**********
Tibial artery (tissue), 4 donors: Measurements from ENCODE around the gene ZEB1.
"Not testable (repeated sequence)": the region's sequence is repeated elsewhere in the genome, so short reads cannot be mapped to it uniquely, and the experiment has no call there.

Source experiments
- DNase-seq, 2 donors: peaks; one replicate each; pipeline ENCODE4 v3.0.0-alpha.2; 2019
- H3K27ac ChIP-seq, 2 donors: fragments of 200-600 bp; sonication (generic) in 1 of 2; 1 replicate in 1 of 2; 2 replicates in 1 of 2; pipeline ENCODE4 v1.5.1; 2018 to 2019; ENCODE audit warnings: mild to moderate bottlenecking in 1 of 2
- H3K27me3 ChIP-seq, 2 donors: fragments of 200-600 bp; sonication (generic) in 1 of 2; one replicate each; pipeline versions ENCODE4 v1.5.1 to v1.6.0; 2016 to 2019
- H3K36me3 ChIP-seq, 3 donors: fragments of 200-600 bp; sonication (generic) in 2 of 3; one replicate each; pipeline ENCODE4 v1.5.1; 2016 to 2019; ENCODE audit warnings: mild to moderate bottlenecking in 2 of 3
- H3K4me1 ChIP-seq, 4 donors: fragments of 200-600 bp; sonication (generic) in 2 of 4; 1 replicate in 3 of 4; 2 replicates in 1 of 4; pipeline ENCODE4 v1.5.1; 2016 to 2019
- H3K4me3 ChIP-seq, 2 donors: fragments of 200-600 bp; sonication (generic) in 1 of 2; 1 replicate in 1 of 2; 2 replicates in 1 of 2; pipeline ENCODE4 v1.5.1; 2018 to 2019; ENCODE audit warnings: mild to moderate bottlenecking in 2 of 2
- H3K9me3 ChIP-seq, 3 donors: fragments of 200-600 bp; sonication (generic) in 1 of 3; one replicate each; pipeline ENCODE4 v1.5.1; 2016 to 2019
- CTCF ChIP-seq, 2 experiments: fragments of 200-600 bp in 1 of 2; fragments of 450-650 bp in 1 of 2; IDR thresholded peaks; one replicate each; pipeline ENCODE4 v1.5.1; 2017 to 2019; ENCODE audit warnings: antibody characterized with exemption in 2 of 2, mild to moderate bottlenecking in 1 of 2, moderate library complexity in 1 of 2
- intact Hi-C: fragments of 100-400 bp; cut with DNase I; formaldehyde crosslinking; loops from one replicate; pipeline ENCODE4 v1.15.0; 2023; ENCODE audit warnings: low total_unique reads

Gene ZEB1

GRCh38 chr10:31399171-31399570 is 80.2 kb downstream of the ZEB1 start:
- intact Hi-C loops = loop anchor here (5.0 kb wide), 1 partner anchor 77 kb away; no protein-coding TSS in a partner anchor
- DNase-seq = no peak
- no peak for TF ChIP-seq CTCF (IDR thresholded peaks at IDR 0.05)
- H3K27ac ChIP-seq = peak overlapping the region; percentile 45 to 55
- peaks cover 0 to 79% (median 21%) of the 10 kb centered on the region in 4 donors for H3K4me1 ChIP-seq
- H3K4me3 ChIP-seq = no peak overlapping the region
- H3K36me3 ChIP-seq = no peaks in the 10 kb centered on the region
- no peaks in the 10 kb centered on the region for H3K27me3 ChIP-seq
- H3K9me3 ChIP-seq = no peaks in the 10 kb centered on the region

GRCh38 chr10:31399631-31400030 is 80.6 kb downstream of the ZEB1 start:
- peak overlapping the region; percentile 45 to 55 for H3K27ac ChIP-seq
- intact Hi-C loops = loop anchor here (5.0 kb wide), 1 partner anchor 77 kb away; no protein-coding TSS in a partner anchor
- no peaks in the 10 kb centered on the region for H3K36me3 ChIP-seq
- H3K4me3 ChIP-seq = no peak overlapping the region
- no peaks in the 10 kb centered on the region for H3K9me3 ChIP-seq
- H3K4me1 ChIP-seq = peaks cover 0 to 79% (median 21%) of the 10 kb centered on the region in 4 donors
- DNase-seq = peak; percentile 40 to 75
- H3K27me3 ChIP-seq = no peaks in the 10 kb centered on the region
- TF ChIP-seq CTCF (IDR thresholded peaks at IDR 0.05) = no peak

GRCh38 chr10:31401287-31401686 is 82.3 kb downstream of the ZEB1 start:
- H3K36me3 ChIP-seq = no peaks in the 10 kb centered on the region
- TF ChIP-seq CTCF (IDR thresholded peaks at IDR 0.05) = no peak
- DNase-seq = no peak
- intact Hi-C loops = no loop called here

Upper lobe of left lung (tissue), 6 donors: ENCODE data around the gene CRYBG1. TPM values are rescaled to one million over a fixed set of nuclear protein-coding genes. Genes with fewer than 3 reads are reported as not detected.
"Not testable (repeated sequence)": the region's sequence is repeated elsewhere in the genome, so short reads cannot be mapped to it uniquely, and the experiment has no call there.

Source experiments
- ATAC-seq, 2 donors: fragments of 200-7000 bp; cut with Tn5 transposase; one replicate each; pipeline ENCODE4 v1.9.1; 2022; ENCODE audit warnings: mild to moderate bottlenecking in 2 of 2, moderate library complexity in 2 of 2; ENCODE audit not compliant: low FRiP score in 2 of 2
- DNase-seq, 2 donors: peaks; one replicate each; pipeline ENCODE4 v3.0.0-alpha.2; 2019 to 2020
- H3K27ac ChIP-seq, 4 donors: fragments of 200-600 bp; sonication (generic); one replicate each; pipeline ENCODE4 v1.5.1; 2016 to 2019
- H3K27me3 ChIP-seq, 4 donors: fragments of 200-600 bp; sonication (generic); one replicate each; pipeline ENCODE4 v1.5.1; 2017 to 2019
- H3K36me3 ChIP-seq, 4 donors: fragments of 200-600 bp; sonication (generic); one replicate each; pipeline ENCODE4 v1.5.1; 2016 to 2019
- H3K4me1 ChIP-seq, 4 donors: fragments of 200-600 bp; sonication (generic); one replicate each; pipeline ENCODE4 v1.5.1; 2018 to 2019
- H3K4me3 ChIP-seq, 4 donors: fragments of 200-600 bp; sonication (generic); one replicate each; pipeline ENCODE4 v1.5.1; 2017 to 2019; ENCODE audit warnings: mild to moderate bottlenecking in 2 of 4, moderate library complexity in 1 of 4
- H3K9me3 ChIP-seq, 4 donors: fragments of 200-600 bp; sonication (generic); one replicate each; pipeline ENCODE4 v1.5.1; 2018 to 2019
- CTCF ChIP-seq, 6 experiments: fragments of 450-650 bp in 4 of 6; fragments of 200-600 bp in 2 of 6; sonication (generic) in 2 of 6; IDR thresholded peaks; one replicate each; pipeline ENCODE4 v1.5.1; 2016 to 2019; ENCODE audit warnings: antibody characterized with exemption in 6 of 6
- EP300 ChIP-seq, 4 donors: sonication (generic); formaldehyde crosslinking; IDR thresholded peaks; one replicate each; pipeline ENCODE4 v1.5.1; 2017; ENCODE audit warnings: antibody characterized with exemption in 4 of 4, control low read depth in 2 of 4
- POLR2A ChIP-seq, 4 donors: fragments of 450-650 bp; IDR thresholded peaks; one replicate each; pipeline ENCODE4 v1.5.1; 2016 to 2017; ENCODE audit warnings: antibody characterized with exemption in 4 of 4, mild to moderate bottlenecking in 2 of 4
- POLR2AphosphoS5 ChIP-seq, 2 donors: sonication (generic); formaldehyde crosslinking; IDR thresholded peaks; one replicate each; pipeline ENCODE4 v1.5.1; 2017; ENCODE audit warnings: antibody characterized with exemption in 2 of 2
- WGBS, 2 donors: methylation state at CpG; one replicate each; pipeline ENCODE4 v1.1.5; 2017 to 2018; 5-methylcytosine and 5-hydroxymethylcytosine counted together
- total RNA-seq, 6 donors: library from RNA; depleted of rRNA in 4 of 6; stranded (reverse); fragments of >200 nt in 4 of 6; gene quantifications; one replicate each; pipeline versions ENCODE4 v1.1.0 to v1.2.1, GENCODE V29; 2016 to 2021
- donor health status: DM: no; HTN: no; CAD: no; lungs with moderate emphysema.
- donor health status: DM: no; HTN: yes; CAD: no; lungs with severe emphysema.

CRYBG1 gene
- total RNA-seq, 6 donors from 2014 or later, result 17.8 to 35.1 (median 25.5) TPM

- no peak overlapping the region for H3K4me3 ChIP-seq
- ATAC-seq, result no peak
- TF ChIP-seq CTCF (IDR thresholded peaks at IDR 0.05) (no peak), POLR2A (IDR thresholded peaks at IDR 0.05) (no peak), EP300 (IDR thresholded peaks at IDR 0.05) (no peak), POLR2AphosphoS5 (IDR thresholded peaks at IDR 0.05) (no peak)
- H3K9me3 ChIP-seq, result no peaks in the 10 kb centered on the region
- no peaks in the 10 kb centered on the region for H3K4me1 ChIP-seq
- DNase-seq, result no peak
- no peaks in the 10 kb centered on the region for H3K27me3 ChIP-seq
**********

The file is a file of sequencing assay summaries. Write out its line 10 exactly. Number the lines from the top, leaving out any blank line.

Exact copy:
- H3K9me3 ChIP-seq, 3 donors: fragments of 200-600 bp; sonication (generic) in 1 of 3; one replicate each; pipeline ENCODE4 v1.5.1; 2016 to 2019